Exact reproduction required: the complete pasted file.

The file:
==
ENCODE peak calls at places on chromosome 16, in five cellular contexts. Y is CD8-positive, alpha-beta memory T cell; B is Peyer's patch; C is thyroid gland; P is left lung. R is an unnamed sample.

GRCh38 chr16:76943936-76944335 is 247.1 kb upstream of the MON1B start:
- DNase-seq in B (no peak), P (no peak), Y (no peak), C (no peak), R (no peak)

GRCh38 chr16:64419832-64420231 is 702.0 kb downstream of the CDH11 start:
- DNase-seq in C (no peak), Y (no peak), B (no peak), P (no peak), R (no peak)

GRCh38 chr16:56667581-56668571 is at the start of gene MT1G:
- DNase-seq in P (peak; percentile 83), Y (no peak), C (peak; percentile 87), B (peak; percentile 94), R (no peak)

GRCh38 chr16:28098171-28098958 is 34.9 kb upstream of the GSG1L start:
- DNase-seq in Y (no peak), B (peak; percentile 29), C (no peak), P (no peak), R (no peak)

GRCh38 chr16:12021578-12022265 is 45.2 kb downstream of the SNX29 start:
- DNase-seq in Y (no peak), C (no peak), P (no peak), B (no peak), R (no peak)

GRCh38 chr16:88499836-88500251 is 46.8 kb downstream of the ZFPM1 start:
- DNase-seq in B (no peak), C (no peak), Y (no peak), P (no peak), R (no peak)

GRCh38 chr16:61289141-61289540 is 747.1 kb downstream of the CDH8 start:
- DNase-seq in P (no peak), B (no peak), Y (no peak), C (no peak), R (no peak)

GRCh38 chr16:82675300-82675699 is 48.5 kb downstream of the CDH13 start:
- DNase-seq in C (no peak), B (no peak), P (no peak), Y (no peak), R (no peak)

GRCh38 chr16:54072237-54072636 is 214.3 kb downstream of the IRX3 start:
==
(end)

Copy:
ENCODE peak calls at places on chromosome 16, in five cellular contexts. Y is CD8-positive, alpha-beta memory T cell; B is Peyer's patch; C is thyroid gland; P is left lung. R is an unnamed sample.

GRCh38 chr16:76943936-76944335 is 247.1 kb upstream of the MON1B start:
- DNase-seq in B (no peak), P (no peak), Y (no peak), C (no peak), R (no peak)

GRCh38 chr16:64419832-64420231 is 702.0 kb downstream of the CDH11 start:
- DNase-seq in C (no peak), Y (no peak), B (no peak), P (no peak), R (no peak)

GRCh38 chr16:56667581-56668571 is at the start of gene MT1G:
- DNase-seq in P (peak; percentile 83), Y (no peak), C (peak; percentile 87), B (peak; percentile 94), R (no peak)

GRCh38 chr16:28098171-28098958 is 34.9 kb upstream of the GSG1L start:
- DNase-seq in Y (no peak), B (peak; percentile 29), C (no peak), P (no peak), R (no peak)

GRCh38 chr16:12021578-12022265 is 45.2 kb downstream of the SNX29 start:
- DNase-seq in Y (no peak), C (no peak), P (no peak), B (no peak), R (no peak)

GRCh38 chr16:88499836-88500251 is 46.8 kb downstream of the ZFPM1 start:
- DNase-seq in B (no peak), C (no peak), Y (no peak), P (no peak), R (no peak)

GRCh38 chr16:61289141-61289540 is 747.1 kb downstream of the CDH8 start:
- DNase-seq in P (no peak), B (no peak), Y (no peak), C (no peak), R (no peak)

GRCh38 chr16:82675300-82675699 is 48.5 kb downstream of the CDH13 start:
- DNase-seq in C (no peak), B (no peak), P (no peak), Y (no peak), R (no peak)

GRCh38 chr16:54072237-54072636 is 214.3 kb downstream of the IRX3 start: